Under a group called the RPF these Tutsi exiles had invaded Rwanda in October 1990. At first they were beaten back and several of their most senior commanders like Rwigyema, Peter Baingana and Chris Bunyenyezi had died soon after the invasion.

But four years later, in July 1994, the same four year-period it had taken for the NRA to rise to power, the RPF captured state power in the Rwandan capital Kigali.

The Tutsi, always a minority in every country in the Great Lakes region in which they lived — and always self-conscious about being a minority — could not believe that the RPF had wrestled power from the Hutu in less than four years of the civil war.

Confidence was at its peak following this RPF rise to power. The Tutsi felt a rise in pride. Thousands who for most of their lives had lived in humiliation in Uganda, even going to the extent of adopting Baganda names, now came out openly as Tutsi.

Thousands of Tutsi had lost relatives during the genocide that took place in Rwanda in mid 1994 and the sense of loss was profound. Nothing could compensate for it.

But the sight of Tutsi military officers rapidly advancing on the war front, not simply winning battles but taking over entire countries, gave the bereaved Tutsi a sense of security once again.

In 1994, this success by the NRA-backed RPF set off speculation and talk in Uganda of a supposed Hima-Tutsi empire taking shape in the Great Lakes region masterminded by Museveni.

Kampala dismissed this as idle talk but clearly relished the newfound prestige that Uganda, the NRM and Museveni enjoyed in the Great Lakes, Eastern Africa and the English-speaking western world.

Even more unbelievable than the RPF victory was what happened two years later. In October 1996, Uganda and Rwanda joined forces again and armed and financed another uprising, this time in Zaire.

Behind the M23: Tutsi pride, fears and ambitions in the Great Lakes
M23 Rebels in Congo. Courtesy Photo.

For 32 years, Mobutu Sese Seko had dominated the Congolese political scene, steadily running the country down into near-collapse while at the same time amassing a personal fortune estimated by the  Guinness Book of Records  at $5 billion, making him the world’s richest politician.

A new rebel group called the Alliance of Democratic Forces for the Liberation of Congo-Zaire, headed by the veteran anti-Mobutu politician Laurent-Désiré Kabila, launched a civil war whose objective was to topple Mobutu.

Television images of these rebels from Zaire featured troops in brand-new uniforms and the rumours were widespread in Kampala that they were being dressed and supplied by the United States.

Millions of people in Burundi, Uganda, Zaire, Tanzania and Rwanda listened and read intently as the rebels made swift gains in Zairean territory. Goma, Lubumbashi, Kisangani, these towns fell with little resistance and the rebels advanced toward the capital Kinshasa, eventually taking power in a guerrilla war that had lasted only seven months.

This spectacular victory, coming after only seven months and in one of the largest countries in Africa, stunned many geo-political and military analysts.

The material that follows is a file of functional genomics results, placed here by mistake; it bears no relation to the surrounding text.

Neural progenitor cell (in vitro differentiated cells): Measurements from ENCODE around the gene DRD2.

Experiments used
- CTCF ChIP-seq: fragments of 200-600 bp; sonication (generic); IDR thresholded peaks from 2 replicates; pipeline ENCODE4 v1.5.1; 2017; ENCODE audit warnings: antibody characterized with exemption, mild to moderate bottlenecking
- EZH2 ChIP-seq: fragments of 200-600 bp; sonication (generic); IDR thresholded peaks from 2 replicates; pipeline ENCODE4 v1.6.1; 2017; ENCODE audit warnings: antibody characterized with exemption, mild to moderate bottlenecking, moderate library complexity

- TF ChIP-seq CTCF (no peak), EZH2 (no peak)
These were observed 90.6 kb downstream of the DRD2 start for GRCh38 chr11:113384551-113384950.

A long-standing African problem in the form of Mobutu’s decadent rule had now been solved with relative ease. In Washington and London, policy makers gushed at the efficiency of the Rwandan and Ugandan military and political machinery.

NRA Uganda and RPF Rwanda came to be seen as regional trouble shooters, regimes that knew the local terrain, political history and cultural mentality well, were disciplined and militarily powerful and so could become a valuable sub-contractor in peace-keeping missions and resolving long-standing African problems.

Out of this came the descriptions of Paul Kagame of Rwanda and Yoweri Museveni of Uganda (along with John Garang of Southern Sudan, Issayas Afewerki of Eritrea and Meles Zenawi of Ethiopia) as part of a “new breed of African leaders”.

It is this background to the Tutsi dominance as a ruling class, the loss of that privileged status in 1959 in Rwanda, the many genocides that followed in Rwanda and Burundi, the exile period and the return to power of the Tutsi in Rwanda in 1994 that explains the motivation behind the M23.

The M23 has given as its reasons to mutiny poor pay conditions and poor uniforms. These reasons do not hold weight, since the pictures out of Goma have shown a well-equipped and well-dressed rebel force.

The underlying motive behind the M23 and before that Laurent Nkunda’s CNDP group is the inspiration taken from the successes of the Tutsi of Rwanda in military campaigns in Uganda, Rwanda and in 1996, in the overthrow of Mobutu Sese Seko.

It is the belief that it too as M23 can establish an enclave within Congo that it will run as a semi-independent state, demonstrate that this enclave is disciplined, can collect taxes and run an orderly administration and by that, hopefully, convince the international community to support the creation of a new state as it did with South Sudan.

Although western governments pressured the M23’s mentors Rwanda and Uganda to order the rebels to withdraw from Goma, and the rebels have now retreated to about 20km from the outskirts of the town, they have not forgotten the psychological boost they got from walking into the town almost unopposed, with United Nations peacekeeping troops watching by the side of the road like villagers.

The M23 will try everything and look for any loophole, including stirring up trouble, in order to re-take Goma.

Behind it all, though, is this spirit of pride in a revived Tutsi image and military skill.

By Timothy Kalyegira